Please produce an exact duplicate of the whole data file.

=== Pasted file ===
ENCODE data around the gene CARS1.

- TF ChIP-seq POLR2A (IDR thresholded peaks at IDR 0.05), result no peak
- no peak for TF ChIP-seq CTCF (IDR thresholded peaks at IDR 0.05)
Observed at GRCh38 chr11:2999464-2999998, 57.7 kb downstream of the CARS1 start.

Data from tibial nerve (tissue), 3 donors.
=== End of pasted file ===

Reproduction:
ENCODE data around the gene CARS1.

- TF ChIP-seq POLR2A (IDR thresholded peaks at IDR 0.05), result no peak
- no peak for TF ChIP-seq CTCF (IDR thresholded peaks at IDR 0.05)
Observed at GRCh38 chr11:2999464-2999998, 57.7 kb downstream of the CARS1 start.

Data from tibial nerve (tissue), 3 donors.